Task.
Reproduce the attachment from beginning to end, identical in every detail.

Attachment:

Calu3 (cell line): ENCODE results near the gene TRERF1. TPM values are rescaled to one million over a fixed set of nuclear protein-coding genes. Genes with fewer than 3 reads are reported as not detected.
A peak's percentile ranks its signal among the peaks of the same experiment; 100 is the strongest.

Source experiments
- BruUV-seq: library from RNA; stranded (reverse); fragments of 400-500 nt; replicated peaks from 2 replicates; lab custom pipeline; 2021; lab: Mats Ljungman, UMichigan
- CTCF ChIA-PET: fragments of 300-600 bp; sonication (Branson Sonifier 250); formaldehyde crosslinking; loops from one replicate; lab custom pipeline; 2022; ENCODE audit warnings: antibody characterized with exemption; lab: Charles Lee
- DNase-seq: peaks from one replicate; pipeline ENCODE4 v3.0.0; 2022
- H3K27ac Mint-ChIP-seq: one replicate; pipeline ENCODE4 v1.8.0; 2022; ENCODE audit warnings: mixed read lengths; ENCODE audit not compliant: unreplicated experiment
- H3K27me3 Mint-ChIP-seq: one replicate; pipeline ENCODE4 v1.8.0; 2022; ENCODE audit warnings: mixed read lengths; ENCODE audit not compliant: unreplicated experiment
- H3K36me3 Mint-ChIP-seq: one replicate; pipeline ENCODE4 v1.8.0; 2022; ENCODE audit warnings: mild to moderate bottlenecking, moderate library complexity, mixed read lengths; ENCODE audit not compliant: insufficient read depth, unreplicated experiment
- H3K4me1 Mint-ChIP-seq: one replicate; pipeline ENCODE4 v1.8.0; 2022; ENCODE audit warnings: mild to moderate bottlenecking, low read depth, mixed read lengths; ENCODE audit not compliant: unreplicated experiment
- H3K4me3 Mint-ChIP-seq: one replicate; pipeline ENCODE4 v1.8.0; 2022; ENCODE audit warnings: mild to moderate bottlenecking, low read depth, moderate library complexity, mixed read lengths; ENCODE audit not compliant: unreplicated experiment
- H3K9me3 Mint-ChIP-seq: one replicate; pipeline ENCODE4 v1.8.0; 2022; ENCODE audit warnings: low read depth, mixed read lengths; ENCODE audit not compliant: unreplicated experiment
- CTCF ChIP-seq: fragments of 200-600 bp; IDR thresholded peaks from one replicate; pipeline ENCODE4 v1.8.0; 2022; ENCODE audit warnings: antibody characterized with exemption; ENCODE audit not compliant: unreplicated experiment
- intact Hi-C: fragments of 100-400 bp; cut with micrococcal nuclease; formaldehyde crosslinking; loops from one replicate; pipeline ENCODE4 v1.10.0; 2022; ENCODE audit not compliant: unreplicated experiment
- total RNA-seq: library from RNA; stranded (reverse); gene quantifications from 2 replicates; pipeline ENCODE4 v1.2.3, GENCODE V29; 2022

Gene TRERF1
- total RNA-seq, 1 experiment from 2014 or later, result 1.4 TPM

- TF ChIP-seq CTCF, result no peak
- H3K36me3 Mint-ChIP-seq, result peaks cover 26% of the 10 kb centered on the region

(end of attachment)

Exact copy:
Calu3 (cell line): ENCODE results near the gene TRERF1. TPM values are rescaled to one million over a fixed set of nuclear protein-coding genes. Genes with fewer than 3 reads are reported as not detected.
A peak's percentile ranks its signal among the peaks of the same experiment; 100 is the strongest.

Source experiments
- BruUV-seq: library from RNA; stranded (reverse); fragments of 400-500 nt; replicated peaks from 2 replicates; lab custom pipeline; 2021; lab: Mats Ljungman, UMichigan
- CTCF ChIA-PET: fragments of 300-600 bp; sonication (Branson Sonifier 250); formaldehyde crosslinking; loops from one replicate; lab custom pipeline; 2022; ENCODE audit warnings: antibody characterized with exemption; lab: Charles Lee
- DNase-seq: peaks from one replicate; pipeline ENCODE4 v3.0.0; 2022
- H3K27ac Mint-ChIP-seq: one replicate; pipeline ENCODE4 v1.8.0; 2022; ENCODE audit warnings: mixed read lengths; ENCODE audit not compliant: unreplicated experiment
- H3K27me3 Mint-ChIP-seq: one replicate; pipeline ENCODE4 v1.8.0; 2022; ENCODE audit warnings: mixed read lengths; ENCODE audit not compliant: unreplicated experiment
- H3K36me3 Mint-ChIP-seq: one replicate; pipeline ENCODE4 v1.8.0; 2022; ENCODE audit warnings: mild to moderate bottlenecking, moderate library complexity, mixed read lengths; ENCODE audit not compliant: insufficient read depth, unreplicated experiment
- H3K4me1 Mint-ChIP-seq: one replicate; pipeline ENCODE4 v1.8.0; 2022; ENCODE audit warnings: mild to moderate bottlenecking, low read depth, mixed read lengths; ENCODE audit not compliant: unreplicated experiment
- H3K4me3 Mint-ChIP-seq: one replicate; pipeline ENCODE4 v1.8.0; 2022; ENCODE audit warnings: mild to moderate bottlenecking, low read depth, moderate library complexity, mixed read lengths; ENCODE audit not compliant: unreplicated experiment
- H3K9me3 Mint-ChIP-seq: one replicate; pipeline ENCODE4 v1.8.0; 2022; ENCODE audit warnings: low read depth, mixed read lengths; ENCODE audit not compliant: unreplicated experiment
- CTCF ChIP-seq: fragments of 200-600 bp; IDR thresholded peaks from one replicate; pipeline ENCODE4 v1.8.0; 2022; ENCODE audit warnings: antibody characterized with exemption; ENCODE audit not compliant: unreplicated experiment
- intact Hi-C: fragments of 100-400 bp; cut with micrococcal nuclease; formaldehyde crosslinking; loops from one replicate; pipeline ENCODE4 v1.10.0; 2022; ENCODE audit not compliant: unreplicated experiment
- total RNA-seq: library from RNA; stranded (reverse); gene quantifications from 2 replicates; pipeline ENCODE4 v1.2.3, GENCODE V29; 2022

Gene TRERF1
- total RNA-seq, 1 experiment from 2014 or later, result 1.4 TPM

- TF ChIP-seq CTCF, result no peak
- H3K36me3 Mint-ChIP-seq, result peaks cover 26% of the 10 kb centered on the region